REVIEW: Lost Planet 3

Lost Planet 3 is a third person shooter developed by Spark Unlimited and published by Capcom for Microsoft Windows, PS3, and Xbox 360. The game is the prequel to Lost Planet: Extreme Condition and Lost Planet 2, and takes place on the same planet of E.D.N. III. The game will take a more story-driven narrative approach to the campaign similar to the first game. Unlike previous games in the series, which were developed internally by Capcom, the game was developed externally by Spark Unlimited with Matt Sophos serving as game director, though series creator, Kenji Oguro, is still attached as franchise creative director. This follows a recent trend of Capcom games being developed by Western developers rather than internally, such as DmC: Devil May Cry. I will start off this review by stating that Lost Planet 2 was one of my favorite games of 2010, and I believe is probably one of the most enjoyable co-op experiences I have ever played, other than the Borderlands games. With that said, I was kinda disappointed to hear it was going back to the style of LP1, and was focused on giving a more in-depth single player experience. The single player experience is not bad, but isn’t toppling any milestones either. The game takes place long before the events of LP1. The game follows the story of Jim Peyton, a colonist who is working for the Neo-Venus Construction company, or NEVEC, who later become the main antagonists for the series by helping mine the planet, and sending minerals back to Earth, where his family awaits him.

The writers of LP3 deserve some praise. This game does a great job in showcasing each character by giving them moments that build their character, as well as showing their history. This can be seen in video messages between both Jim, & his wife back home, giving his character more of a backstory, showing his motivation on why he is doing this. game play-wise Lost Planet 3 keeps the third person shooter action that was akin to it’s other titles. You will find yourself fighting the native Akrid by using an arsenal of weapons to shoot at their glowing weak spots, and A.I opposition, sad to say the A.I in LP3 isn’t very good. It doesn’t bring up a challenge as it starts to feel like repetitive firefights over the course of the game. However if you do want to change it up, you have access to the Rig. Your mech which you use to traverse the landscape of E.D.N. III. Also while in this Rig you take on a first-person view, and will use this Rig to accomplish some key objectives, as well as fight off some of the larger enemy Akrid. However these battles can get boring, as you mainly have to wait for the Akrid to attack so you can counter. Despite this, because of the Rig, it helps LP3 stands out from other shooters by giving the player a different option of play styles, than it’s very basic third person shooter scenarios.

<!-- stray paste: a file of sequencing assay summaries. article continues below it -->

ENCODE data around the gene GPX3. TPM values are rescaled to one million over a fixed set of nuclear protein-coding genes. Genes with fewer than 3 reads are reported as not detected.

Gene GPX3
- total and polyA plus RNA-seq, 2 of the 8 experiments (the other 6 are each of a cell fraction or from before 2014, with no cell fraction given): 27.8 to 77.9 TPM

The setting of LP3 is one of the games strong points. E.D.N. III has never looked better, and players will see this frozen over planet in different ways. Using the Rig you can traverse this planet however it can be pretty dull after awhile. The interior set pieces are one of the differing sets you will see in contrast to the snowy environment. Character designs is also practically good, not the best but the character models are showcased well in cutscenes. Akrid design is also reminiscent to LP standards, as they resemble inscetoid like hybrid creatures, with these glowing weak points.

Despite not having co-op LP3 does offer a Multiplayer experience. From multiple gameplay types varying from Deathmatch, King Of The Hill, and Capture the Flag with a unique Lost Planet twist to each. But it’s nothing spectacular, and given the very standard gameplay of the overall game, it can get boring quick. Overall, Lost Planet 3 is a pretty decent game. Nothing really groundbreaking, but the strong acting, greatly detailed snowy environment, and Rig action is the games strong points. However the repetitiveness and very standard gameplay is what makes this game just another third person action game at it’s core. Lost Planet 3 gets a 3 out of 5.

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